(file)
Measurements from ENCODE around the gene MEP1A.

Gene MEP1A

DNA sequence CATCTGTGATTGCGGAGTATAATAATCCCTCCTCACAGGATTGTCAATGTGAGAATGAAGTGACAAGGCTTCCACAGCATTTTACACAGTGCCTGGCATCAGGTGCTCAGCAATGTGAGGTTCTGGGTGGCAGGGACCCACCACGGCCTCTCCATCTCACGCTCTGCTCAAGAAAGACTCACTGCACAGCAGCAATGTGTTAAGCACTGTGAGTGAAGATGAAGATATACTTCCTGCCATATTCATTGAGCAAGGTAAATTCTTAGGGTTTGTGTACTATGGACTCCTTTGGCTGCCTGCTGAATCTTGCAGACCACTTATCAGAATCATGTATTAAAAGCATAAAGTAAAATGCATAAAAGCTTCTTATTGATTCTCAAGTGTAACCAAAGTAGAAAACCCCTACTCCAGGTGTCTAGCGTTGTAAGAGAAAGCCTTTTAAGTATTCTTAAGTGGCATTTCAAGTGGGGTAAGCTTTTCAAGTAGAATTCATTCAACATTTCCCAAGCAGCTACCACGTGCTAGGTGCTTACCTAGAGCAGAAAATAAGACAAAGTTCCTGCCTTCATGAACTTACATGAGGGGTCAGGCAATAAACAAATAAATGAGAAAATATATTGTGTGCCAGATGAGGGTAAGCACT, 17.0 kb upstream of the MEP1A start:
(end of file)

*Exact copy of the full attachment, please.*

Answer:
Measurements from ENCODE around the gene MEP1A.

Gene MEP1A

DNA sequence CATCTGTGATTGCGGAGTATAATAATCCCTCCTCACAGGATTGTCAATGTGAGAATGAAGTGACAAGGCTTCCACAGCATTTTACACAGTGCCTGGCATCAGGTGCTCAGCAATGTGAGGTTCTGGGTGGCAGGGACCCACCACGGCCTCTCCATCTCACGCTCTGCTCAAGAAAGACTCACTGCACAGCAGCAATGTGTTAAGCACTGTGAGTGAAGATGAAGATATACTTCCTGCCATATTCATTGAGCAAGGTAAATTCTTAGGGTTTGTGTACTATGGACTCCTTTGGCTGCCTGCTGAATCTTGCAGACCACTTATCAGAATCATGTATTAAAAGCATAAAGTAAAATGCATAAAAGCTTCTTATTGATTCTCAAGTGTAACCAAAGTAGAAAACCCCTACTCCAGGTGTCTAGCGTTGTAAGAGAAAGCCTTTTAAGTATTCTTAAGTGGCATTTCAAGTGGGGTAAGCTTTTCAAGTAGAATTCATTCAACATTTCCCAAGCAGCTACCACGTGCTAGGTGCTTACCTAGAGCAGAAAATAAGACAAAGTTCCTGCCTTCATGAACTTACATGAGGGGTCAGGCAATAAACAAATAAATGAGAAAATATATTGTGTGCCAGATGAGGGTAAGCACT, 17.0 kb upstream of the MEP1A start: